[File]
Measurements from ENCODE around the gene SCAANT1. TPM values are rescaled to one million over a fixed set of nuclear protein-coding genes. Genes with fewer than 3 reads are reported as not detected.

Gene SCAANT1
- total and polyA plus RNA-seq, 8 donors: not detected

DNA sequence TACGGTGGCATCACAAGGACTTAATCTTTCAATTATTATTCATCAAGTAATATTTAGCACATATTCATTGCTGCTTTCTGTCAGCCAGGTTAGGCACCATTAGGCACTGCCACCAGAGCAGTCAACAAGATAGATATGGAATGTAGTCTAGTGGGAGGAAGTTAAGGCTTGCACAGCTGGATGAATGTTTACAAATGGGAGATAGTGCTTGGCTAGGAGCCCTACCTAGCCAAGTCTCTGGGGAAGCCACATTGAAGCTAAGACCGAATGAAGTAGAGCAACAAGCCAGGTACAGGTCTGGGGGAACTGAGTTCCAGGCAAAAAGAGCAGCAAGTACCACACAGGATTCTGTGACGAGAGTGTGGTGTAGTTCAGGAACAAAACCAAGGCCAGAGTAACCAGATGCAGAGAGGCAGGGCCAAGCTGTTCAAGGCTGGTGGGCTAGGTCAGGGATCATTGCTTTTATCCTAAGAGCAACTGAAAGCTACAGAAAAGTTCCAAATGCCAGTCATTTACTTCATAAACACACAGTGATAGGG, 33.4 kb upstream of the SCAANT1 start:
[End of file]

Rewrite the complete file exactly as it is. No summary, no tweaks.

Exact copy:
Measurements from ENCODE around the gene SCAANT1. TPM values are rescaled to one million over a fixed set of nuclear protein-coding genes. Genes with fewer than 3 reads are reported as not detected.

Gene SCAANT1
- total and polyA plus RNA-seq, 8 donors: not detected

DNA sequence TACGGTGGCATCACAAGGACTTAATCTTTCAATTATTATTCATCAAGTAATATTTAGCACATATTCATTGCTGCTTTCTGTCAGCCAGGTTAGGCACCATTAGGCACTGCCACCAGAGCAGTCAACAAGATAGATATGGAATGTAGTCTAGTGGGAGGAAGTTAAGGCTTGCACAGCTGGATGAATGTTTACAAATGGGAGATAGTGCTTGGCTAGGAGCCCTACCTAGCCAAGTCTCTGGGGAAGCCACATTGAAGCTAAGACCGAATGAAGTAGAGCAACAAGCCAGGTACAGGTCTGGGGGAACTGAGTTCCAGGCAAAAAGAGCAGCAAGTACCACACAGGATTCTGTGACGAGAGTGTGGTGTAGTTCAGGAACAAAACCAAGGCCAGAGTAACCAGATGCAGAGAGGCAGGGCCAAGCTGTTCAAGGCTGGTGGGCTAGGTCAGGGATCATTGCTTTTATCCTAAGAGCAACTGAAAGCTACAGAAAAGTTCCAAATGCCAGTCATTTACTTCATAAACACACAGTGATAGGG, 33.4 kb upstream of the SCAANT1 start: